anything like that) have anything to do with the "end-end principle", as
originally given.

Many people seem to think of 'end-end' as an alternative name for a principle
that is related to a principle called 'fate-sharing'; this confusion may have
started with RFC-1958 (by Carpenter), which says:

  This principle has important consequences if we require applications
  to survive partial network failures. An end-to-end protocol design
  should not rely on the maintenance of state (i.e. information about
  the state of the end-to-end communication) inside the network. Such
  state should be maintained only in the endpoints, in such a way that
  the state can only be destroyed when the endpoint itself breaks
  (known as fate-sharing). An immediate consequence of this is that
  datagrams are better than classical virtual circuits.  The network'qs
  job is to transmit datagrams as efficiently and flexibly as possible.
  Everything else should be done at the fringes.

The fate-sharing principle was first enunciated by Clark in the classic
"Design Philosophy of the DARPA Internet Protocols", which alas does not seem
to be available online.

However, the 'fate-sharing principle' does not say (in effect) "do not have
state in the network", it says (in effect) "all state which is *critical* to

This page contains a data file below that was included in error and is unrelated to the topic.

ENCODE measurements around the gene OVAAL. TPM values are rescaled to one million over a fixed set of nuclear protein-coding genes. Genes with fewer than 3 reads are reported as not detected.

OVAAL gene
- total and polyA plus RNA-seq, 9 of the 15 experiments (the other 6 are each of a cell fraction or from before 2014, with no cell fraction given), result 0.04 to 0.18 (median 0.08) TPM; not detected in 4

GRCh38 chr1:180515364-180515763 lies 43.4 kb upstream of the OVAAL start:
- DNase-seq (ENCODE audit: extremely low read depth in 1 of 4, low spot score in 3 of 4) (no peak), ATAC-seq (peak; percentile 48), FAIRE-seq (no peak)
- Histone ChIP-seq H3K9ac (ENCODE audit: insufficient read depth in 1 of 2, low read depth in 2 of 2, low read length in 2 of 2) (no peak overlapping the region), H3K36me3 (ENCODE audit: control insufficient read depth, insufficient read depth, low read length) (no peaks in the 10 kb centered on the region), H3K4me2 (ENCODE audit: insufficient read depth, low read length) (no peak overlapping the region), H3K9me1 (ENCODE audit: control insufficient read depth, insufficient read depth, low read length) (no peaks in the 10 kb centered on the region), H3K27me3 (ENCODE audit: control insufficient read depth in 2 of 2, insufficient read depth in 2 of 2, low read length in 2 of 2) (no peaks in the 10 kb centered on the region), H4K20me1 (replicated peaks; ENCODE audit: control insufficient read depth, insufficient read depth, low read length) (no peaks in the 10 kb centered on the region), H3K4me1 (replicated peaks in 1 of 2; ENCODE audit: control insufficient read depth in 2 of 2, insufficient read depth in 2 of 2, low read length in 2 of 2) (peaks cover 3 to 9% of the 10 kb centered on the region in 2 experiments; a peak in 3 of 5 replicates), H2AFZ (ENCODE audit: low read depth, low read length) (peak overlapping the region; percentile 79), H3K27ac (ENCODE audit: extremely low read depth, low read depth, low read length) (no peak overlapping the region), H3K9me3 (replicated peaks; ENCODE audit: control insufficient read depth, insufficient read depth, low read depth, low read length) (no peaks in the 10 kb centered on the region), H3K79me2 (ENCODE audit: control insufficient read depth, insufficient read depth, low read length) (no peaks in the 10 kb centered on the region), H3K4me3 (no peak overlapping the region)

the end-end communication, such as information on what data has been fully
acknowledged from the far end, must be co-located with the application, so
that 'they all go together when they go'".

The fate-sharing principle actually says nothing about state in the network -
although obviously it's a closely related topic. RFC-1958 goes on to say:

   To perform its services, the network maintains some state
   information: routes, QoS guarantees that it makes, session
   information where that is used in header compression, compression
   histories for data compression, and the like. This state must be
   self-healing; adaptive procedures or protocols must exist to derive
   and maintain that state, and change it when the topology or activity
   of the network changes. The volume of this state must be minimized,
   and the loss of the state must not result in more than a temporary
   denial of service given that connectivity exists.  Manually
   configured state must be kept to an absolute minimum.

all of which is sound, but does ignore the need for some communication between